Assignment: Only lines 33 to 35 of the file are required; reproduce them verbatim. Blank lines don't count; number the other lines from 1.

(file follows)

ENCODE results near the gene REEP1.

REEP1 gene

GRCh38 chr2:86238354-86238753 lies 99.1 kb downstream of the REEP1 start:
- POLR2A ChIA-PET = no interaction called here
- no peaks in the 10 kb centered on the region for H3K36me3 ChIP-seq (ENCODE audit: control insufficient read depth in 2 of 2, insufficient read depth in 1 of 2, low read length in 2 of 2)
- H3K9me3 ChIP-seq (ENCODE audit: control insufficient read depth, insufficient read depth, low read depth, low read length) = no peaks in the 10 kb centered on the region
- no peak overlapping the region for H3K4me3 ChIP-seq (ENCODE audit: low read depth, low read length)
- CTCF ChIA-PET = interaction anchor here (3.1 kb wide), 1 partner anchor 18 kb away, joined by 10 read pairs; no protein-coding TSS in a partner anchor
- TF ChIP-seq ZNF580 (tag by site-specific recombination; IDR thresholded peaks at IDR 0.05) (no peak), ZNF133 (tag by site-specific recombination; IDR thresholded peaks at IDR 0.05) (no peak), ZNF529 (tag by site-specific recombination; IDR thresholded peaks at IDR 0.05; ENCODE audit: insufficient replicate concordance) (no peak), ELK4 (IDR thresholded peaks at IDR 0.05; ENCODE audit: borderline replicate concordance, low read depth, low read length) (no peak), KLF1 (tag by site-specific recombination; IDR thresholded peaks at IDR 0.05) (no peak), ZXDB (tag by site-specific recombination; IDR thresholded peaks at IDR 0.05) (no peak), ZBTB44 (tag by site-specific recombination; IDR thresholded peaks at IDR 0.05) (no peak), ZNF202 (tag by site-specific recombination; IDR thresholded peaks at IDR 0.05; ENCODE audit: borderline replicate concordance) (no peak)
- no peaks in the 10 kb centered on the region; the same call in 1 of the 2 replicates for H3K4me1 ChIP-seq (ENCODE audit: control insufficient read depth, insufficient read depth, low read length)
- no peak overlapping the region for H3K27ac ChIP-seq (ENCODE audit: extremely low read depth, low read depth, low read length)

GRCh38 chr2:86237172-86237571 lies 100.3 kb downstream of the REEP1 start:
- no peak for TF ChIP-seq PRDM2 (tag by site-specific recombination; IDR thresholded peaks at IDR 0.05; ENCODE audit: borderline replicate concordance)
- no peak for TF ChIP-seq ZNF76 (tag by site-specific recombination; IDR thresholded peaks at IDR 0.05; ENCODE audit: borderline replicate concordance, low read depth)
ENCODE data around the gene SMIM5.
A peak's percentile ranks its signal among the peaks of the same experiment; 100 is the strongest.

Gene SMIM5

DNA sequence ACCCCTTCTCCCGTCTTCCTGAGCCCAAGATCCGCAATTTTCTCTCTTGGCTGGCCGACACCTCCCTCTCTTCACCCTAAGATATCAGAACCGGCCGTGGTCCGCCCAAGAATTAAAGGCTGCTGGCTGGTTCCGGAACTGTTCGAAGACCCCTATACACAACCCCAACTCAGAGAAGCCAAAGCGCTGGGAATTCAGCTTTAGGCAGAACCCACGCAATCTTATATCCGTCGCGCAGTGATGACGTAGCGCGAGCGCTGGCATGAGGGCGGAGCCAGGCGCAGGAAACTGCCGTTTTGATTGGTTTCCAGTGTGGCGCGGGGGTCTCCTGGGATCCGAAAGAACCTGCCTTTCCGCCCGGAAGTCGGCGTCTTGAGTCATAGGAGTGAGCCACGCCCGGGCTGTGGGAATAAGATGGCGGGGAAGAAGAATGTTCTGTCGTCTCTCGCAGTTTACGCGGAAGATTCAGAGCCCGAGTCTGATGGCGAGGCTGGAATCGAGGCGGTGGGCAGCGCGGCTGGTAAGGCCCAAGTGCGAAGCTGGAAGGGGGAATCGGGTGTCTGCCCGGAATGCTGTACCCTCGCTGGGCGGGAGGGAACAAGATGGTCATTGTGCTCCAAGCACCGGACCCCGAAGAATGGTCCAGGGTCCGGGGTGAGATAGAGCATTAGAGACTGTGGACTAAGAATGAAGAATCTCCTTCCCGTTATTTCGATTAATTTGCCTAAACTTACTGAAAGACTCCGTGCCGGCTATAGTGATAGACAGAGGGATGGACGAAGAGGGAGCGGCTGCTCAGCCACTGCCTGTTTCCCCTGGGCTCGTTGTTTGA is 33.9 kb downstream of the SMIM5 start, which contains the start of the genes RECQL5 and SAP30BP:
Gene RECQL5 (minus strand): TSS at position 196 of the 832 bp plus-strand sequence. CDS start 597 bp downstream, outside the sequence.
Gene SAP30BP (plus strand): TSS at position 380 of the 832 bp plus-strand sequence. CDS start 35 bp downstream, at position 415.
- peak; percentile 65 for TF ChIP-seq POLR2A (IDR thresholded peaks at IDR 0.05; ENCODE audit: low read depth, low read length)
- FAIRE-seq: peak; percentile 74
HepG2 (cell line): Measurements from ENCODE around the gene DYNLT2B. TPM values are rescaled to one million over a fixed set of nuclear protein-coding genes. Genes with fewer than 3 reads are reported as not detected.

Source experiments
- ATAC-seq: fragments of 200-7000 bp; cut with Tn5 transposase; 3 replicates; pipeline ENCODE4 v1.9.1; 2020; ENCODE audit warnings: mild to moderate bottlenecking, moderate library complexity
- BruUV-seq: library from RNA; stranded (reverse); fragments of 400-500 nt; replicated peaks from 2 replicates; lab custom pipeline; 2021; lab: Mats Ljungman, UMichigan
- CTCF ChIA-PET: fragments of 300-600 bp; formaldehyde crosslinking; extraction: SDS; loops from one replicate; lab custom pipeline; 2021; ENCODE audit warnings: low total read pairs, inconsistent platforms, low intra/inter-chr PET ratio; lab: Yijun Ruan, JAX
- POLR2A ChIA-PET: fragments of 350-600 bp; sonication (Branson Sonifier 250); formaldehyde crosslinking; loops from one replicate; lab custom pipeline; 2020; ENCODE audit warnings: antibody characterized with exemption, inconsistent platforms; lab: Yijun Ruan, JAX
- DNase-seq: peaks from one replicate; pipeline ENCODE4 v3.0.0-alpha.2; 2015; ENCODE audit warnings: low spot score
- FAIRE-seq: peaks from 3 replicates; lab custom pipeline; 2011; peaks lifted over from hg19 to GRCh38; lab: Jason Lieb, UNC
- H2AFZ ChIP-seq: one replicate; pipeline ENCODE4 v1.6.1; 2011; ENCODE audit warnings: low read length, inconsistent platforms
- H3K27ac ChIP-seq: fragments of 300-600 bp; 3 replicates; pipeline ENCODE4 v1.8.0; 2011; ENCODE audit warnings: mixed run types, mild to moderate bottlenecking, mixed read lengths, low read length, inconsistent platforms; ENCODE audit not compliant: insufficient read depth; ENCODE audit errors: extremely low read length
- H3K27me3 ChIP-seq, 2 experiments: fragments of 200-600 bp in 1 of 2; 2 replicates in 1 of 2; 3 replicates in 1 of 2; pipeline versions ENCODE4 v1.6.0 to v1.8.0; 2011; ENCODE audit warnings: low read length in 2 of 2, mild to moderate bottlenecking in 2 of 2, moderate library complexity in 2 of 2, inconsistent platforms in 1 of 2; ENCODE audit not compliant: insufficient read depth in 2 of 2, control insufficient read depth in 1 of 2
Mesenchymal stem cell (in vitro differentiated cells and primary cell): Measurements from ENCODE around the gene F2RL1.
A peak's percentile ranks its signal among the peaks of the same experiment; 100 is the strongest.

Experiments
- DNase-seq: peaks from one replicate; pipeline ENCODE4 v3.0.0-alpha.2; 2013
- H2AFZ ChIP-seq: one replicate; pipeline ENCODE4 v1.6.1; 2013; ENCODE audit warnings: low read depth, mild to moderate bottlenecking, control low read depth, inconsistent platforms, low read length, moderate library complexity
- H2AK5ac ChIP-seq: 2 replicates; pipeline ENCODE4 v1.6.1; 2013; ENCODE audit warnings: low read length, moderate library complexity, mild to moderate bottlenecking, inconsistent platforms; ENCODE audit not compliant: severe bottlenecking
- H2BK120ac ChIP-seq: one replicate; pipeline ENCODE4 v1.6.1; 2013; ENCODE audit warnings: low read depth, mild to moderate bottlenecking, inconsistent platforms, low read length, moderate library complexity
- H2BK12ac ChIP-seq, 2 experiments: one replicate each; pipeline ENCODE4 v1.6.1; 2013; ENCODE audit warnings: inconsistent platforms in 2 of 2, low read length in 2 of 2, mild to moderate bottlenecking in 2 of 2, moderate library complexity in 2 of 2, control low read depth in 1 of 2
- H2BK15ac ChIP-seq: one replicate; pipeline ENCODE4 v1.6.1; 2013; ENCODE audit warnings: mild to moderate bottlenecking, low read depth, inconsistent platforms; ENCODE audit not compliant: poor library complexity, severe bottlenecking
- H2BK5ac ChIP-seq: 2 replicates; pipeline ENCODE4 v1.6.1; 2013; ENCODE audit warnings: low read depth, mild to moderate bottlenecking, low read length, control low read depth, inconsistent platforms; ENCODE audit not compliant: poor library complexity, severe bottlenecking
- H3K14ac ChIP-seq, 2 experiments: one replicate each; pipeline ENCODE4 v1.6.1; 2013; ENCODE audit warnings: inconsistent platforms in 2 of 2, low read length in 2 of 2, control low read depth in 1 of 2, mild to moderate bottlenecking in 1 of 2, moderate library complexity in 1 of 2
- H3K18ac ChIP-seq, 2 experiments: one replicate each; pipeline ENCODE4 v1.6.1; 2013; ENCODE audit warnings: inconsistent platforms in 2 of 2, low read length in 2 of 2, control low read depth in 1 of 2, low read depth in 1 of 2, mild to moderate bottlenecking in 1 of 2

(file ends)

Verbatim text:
- H3K27me3 ChIP-seq, 2 experiments: fragments of 200-600 bp in 1 of 2; 2 replicates in 1 of 2; 3 replicates in 1 of 2; pipeline versions ENCODE4 v1.6.0 to v1.8.0; 2011; ENCODE audit warnings: low read length in 2 of 2, mild to moderate bottlenecking in 2 of 2, moderate library complexity in 2 of 2, inconsistent platforms in 1 of 2; ENCODE audit not compliant: insufficient read depth in 2 of 2, control insufficient read depth in 1 of 2
Mesenchymal stem cell (in vitro differentiated cells and primary cell): Measurements from ENCODE around the gene F2RL1.
A peak's percentile ranks its signal among the peaks of the same experiment; 100 is the strongest.